It is also useful background to know that in June 2011, a judge at the Court of Protection found that Hillingdon had acted unlawfully for the whole of 2010 by keeping my son in a care home. The court found that the council had illegally deprived him of his liberty and breached both his article 5 & article 8 human rights. In 2012, the court ordered Hillingdon to pay Steven damages for this event. I mention this because one month after the damages award, Hillingdon made their decision to stop my housing benefit. Nothing had changed in my circumstances at that time, except for my income reducing after a change in employment.

The Decision:
Hillingdon decided, and the First Tier tribunal agreed with them, that they could no longer disregard the value of the second property and therefore took it that the capital of that property is now available to me. In making that decision, they took three factors into account:
1. My wife is not my partner.
2. My wife is not a relative
3. My son is not a member of my family.
If they had decided that any one of the three points was in my favour, then they could have disregarded the second property and awarded housing benefit.

My Appeal:
My appeal is on the grounds that the regulations are discriminatory to families with disabled or mentally ill members. Although we are living apart, I still consider my wife to be my partner. Our relationship is fragmented and there are very few things we do together but that was also the case when we were living together as a result of hwer mental illness.
The HB guidance, considers a “brother in law”, or a “non blood uncle” to be a relative but not a wife.
Finally, the HB guidance also states that because my son is over 18 and has his own income, he is not a member of my family. That completely ignores the dependency of a learning disabled person on most other aspects of their life.
Also, the decision fails to consider the “exceptional circumstances” of the case. Not only in the specific make up of my family but also that it was the same council that brought about the situation by insisting on the move that four years later stopped my benefit.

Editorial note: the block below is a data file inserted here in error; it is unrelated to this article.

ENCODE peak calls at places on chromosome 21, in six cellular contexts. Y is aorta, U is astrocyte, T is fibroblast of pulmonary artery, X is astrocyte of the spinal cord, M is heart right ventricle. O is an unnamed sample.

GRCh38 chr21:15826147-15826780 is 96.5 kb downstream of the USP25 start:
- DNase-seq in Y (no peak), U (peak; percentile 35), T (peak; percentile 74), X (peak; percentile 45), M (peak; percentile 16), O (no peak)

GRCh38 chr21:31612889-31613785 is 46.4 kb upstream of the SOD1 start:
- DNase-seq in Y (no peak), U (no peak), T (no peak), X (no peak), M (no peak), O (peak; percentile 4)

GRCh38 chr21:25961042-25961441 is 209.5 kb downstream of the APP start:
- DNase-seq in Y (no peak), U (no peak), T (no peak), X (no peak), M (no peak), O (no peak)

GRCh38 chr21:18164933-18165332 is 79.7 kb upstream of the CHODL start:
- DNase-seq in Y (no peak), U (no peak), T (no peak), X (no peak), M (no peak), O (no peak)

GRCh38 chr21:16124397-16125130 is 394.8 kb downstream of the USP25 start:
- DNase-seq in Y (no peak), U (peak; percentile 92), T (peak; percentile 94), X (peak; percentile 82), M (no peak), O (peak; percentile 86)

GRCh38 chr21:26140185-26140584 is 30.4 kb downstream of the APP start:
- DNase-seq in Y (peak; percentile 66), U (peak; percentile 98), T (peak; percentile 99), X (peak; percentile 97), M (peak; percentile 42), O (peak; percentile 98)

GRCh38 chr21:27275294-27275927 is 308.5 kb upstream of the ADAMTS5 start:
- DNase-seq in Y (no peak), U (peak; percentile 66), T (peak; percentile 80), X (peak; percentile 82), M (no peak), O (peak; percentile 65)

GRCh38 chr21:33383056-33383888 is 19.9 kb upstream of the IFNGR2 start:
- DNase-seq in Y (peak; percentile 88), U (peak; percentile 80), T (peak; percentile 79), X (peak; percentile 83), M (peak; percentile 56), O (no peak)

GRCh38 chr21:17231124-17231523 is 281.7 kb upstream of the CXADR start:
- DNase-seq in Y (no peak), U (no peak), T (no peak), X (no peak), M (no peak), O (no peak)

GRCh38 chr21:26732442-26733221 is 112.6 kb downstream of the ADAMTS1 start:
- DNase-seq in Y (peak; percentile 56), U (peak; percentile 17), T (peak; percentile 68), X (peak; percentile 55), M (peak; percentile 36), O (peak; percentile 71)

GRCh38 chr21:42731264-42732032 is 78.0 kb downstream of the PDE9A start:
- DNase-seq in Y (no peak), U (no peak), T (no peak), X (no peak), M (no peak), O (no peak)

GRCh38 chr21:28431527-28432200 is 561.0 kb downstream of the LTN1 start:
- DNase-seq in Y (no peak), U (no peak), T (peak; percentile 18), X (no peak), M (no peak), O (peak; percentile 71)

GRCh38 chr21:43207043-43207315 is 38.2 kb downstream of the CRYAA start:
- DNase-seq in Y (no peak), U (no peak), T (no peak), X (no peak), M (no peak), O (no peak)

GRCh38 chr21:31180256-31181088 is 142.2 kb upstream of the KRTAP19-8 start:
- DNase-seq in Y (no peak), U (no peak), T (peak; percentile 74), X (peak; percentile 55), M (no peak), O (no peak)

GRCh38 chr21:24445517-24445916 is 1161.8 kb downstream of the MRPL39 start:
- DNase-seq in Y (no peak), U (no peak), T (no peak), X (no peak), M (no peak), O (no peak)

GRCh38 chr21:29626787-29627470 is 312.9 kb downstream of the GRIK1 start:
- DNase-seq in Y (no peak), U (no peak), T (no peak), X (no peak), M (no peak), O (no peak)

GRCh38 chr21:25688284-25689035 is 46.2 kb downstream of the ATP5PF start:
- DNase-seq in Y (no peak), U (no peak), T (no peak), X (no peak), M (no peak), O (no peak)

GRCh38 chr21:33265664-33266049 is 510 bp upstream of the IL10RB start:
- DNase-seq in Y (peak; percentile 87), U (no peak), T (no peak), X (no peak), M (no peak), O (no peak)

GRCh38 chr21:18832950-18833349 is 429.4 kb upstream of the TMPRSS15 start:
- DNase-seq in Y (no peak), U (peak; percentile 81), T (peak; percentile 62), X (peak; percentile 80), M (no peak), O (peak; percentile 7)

The judge stated that he applauded me for putting my son’s best interests first at all times but the non entitlement to HB is a consequence of that.
That cannot be right.


From → Social Care

  1. Annie permalink

    Do you have legal cover on your contents or motor insurance, Mark? If so you should have the telephone number of the legal help line which may be able to assist you dependent on the type of legal action it covers.

    I have read the judge’s decision on the Mental Health Law site, I had a number of issues with the way in which the tribunal was conducted but when I checked your blog I noticed that you had referred to it being an Upper Tribunal in an earlier post so did not list them in an earlier reply. If it was a First Tier Tribunal you might want to put in a request to the First Tier Tribunal for permission to appeal to the Upper Tribunal in the hope of having the first decision set aside on grounds of procedure. A set aside and rehearing would give you the opportunity of another First Tier Tribunal hearing with representation, i.e. a fair hearing. I believe that there are a number of procedural errors, including denying you representation on the grounds that your representative was not legally qualified.

    Whatever you decide, Mark, whilst Hillingdon may have won the appeal neither Hillingdon nor the Tribunal Service come out of this looking good. If I was a council tax payer in Hillingdon I would be asking how Hillingdon justified using my money in engaging a barrister in order to win a First Tier Appeal which had no implications beyond that particular case. And having read the decision more than once I came away thinking that the way in which the tribunal was conducted was tanatmount to allowing the defendent and his/her barrister to conduct and control the court hearing in the Criminal Courts, you were the appellant, Hillingdon the respondent tasked with defending their decision.